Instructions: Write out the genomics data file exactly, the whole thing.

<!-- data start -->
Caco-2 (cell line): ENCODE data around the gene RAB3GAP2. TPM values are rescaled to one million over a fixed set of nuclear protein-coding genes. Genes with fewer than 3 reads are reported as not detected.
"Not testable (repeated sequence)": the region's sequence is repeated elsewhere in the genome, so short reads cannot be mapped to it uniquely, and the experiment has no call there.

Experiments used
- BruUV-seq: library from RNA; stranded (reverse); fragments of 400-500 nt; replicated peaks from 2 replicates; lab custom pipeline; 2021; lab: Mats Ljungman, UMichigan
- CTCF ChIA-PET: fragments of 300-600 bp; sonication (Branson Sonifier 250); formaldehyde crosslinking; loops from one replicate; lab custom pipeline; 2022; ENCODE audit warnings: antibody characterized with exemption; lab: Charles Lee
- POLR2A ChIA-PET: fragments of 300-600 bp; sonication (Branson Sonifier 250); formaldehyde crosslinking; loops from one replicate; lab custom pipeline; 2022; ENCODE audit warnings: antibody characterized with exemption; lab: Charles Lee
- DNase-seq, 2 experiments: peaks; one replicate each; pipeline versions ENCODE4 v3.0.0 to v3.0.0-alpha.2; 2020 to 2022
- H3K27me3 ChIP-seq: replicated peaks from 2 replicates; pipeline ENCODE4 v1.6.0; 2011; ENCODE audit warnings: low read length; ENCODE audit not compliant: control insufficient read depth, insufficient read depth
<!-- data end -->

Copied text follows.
Caco-2 (cell line): ENCODE data around the gene RAB3GAP2. TPM values are rescaled to one million over a fixed set of nuclear protein-coding genes. Genes with fewer than 3 reads are reported as not detected.
"Not testable (repeated sequence)": the region's sequence is repeated elsewhere in the genome, so short reads cannot be mapped to it uniquely, and the experiment has no call there.

Experiments used
- BruUV-seq: library from RNA; stranded (reverse); fragments of 400-500 nt; replicated peaks from 2 replicates; lab custom pipeline; 2021; lab: Mats Ljungman, UMichigan
- CTCF ChIA-PET: fragments of 300-600 bp; sonication (Branson Sonifier 250); formaldehyde crosslinking; loops from one replicate; lab custom pipeline; 2022; ENCODE audit warnings: antibody characterized with exemption; lab: Charles Lee
- POLR2A ChIA-PET: fragments of 300-600 bp; sonication (Branson Sonifier 250); formaldehyde crosslinking; loops from one replicate; lab custom pipeline; 2022; ENCODE audit warnings: antibody characterized with exemption; lab: Charles Lee
- DNase-seq, 2 experiments: peaks; one replicate each; pipeline versions ENCODE4 v3.0.0 to v3.0.0-alpha.2; 2020 to 2022
- H3K27me3 ChIP-seq: replicated peaks from 2 replicates; pipeline ENCODE4 v1.6.0; 2011; ENCODE audit warnings: low read length; ENCODE audit not compliant: control insufficient read depth, insufficient read depth